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Adam Gopnik: “The best argument for reading history is not that it will show us the right thing to do in one case or the other, but rather that it will show us why even doing the right thing rarely works out. … What history generally ‘teaches’ is how hard it is for anyone to control it, including the people who think they’re making it.”

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“The Procrastination Doom Loop” – Can Science Help Us Break It?

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“When scientists have studied procrastination, they’ve typically focused on how people are miserable at weighing costs and benefits across time. … In the last few years, however, scientists have begun to think that procrastination might have less to do with time than emotion.” As one researcher says, “To tell the chronic procrastinator to just do it would be like saying to a clinically depressed person, cheer up.”

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Science’s Problem With Big Data

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“As the rest of the society, from business and economics to journalism and art, wakes up to the power of big data, the world of research is, ironically, not doing nearly enough to embrace the power of information. A big-data mindset involves more than having a lot of petabytes on your hard drive, and science is falling short in three main areas.”

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Knowledge Versus Information

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“The Internet does make it easier to gather – aggregate, as the jargon goes – information, but not necessarily to make sense of it. An overabundance of raw information devoid of context and interpretation can actually be detrimental to knowledge. Knowledge springs from the act – the art – of interpreting, digesting, and integrating new information with our existing understanding of the world.”

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Why People Walk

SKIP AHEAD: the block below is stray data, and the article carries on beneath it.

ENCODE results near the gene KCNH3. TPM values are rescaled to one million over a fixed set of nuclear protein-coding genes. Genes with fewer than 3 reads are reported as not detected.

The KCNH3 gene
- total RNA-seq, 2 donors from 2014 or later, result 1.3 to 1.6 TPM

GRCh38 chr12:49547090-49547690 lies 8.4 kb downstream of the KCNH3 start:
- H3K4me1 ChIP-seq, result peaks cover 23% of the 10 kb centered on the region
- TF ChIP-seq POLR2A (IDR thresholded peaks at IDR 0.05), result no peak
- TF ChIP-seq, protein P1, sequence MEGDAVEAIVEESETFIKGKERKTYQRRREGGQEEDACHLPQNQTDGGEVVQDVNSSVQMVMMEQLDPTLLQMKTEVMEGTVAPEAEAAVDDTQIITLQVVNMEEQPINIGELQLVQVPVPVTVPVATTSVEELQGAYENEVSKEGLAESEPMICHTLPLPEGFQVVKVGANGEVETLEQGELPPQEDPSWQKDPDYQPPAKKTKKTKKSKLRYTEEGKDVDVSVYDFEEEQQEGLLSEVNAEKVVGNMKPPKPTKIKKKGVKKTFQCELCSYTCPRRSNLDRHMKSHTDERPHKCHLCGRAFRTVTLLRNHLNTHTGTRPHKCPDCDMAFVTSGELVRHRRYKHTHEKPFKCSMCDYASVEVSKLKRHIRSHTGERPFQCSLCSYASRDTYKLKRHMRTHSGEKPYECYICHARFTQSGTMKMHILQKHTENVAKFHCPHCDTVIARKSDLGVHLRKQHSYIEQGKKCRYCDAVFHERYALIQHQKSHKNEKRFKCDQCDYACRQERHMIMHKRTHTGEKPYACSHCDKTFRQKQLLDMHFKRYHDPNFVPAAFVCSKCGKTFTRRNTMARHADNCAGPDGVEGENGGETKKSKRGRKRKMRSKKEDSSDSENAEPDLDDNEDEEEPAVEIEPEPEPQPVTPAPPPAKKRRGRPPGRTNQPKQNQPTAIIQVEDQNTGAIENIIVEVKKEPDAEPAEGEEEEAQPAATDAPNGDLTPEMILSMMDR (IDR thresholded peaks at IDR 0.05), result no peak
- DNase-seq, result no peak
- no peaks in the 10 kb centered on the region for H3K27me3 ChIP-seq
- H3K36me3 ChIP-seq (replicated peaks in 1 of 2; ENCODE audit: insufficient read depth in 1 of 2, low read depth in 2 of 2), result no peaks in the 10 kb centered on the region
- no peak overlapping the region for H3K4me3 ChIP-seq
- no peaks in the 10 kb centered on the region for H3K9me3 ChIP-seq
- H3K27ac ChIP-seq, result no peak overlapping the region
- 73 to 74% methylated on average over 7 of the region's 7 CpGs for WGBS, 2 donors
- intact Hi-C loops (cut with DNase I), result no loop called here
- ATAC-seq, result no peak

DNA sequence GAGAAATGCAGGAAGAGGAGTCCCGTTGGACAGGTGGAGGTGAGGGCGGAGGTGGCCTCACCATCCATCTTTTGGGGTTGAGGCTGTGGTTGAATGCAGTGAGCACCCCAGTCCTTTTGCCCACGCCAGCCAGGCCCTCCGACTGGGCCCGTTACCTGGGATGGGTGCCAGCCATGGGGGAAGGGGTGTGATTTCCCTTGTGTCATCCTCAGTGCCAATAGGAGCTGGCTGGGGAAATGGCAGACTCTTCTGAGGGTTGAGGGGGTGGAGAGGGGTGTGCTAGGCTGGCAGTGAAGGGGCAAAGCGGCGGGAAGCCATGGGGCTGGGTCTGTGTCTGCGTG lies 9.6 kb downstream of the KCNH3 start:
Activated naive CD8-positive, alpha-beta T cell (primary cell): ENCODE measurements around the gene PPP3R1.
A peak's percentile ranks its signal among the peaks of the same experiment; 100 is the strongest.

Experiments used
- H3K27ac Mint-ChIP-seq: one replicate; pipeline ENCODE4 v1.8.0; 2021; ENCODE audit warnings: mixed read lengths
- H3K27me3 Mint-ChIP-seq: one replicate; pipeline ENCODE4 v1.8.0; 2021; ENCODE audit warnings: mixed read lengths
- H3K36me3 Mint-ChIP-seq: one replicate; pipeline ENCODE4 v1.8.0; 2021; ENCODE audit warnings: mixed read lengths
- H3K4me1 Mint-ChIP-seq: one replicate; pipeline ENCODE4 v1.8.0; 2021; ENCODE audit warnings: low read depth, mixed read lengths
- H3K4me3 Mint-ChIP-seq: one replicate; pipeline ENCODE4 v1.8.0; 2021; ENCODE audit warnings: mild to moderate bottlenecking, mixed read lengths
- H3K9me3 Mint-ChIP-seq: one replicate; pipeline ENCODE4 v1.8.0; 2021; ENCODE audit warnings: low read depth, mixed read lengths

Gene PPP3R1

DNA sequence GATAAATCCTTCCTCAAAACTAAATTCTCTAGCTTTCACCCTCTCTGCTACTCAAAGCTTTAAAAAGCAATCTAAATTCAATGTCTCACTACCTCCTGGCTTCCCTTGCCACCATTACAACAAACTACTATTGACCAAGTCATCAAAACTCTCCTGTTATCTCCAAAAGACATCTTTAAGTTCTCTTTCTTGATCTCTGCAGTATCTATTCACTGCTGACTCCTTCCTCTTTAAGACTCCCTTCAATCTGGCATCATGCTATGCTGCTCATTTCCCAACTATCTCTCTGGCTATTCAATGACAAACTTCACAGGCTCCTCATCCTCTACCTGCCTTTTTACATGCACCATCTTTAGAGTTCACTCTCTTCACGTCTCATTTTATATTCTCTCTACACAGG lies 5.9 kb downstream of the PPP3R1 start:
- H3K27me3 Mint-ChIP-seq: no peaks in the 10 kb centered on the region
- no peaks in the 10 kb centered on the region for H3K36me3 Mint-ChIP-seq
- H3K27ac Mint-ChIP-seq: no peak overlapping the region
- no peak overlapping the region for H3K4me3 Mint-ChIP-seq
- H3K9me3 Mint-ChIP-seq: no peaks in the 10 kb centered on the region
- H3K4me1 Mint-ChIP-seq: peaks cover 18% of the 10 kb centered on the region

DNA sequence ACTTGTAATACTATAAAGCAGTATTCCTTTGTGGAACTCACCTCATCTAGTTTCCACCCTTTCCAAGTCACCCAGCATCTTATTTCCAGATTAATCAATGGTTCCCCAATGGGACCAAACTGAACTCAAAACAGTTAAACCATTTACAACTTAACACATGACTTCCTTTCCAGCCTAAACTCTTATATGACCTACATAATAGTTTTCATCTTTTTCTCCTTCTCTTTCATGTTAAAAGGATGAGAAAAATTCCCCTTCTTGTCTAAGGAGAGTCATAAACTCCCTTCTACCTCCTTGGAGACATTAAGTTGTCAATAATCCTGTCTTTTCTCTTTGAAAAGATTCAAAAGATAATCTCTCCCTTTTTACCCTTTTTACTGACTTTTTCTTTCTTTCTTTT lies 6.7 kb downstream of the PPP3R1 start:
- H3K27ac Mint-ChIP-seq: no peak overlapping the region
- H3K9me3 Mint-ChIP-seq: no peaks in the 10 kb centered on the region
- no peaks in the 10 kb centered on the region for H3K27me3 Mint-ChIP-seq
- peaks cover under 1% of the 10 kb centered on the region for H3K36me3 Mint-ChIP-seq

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Adam Gopnik looks at walking to be alone, walking to be with others, “contemplative country hikers and argumentative city schleppers” and flâneurs – and looks back to a time when endurance walking was a wildly popular spectator sport.

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State Of The State – Change Is Everywhere (And In The Ways We Govern Ourselves?)

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“The challenge is to understand how the world is changing, not how fast it is changing. No doubt the frequency of exchanges has grown thanks to the technologies associated with the information revolution. Even so, we perceive greater speed not only because of what technology allows, but also because much of what is occurring is unintelligible to us. This reproduces the same sense of exaggerated velocity we experience upon hearing spoken a language we do not understand.”

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Delayed Gratification Is The Best Kind

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“All things being equal, a bunch of research has shown, the purchase of experiences appears to bring more happiness than the purchase of things.” A new paper suggests that “we also derive more pleasure from anticipating experiences than material objects … and offers a useful hint about how to ‘hack’ your purchases of experiences to maximize your enjoyment of them.”

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How To Learn (Yes, Including Taking A Walk)

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“When you get stuck, you’ve run out of ideas, distraction is really your best friend. You need to stand up, let it go — walk around the block, go to the cafe, drink a beer, whatever it is — and that is really your best shot at loosening the gears a little bit.”

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Sometimes An Artist’s Best Strategy Is To Avoid Strategic Plans

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“No matter what the crisis is — whether financial, emotional, spiritual, creative, physical or other — it is not the time to be setting future objectives or making determinations about how you’ll behave in a year, or two, or three. You don’t have objectivity in a crisis and your ability to be strategic is greatly diminished.”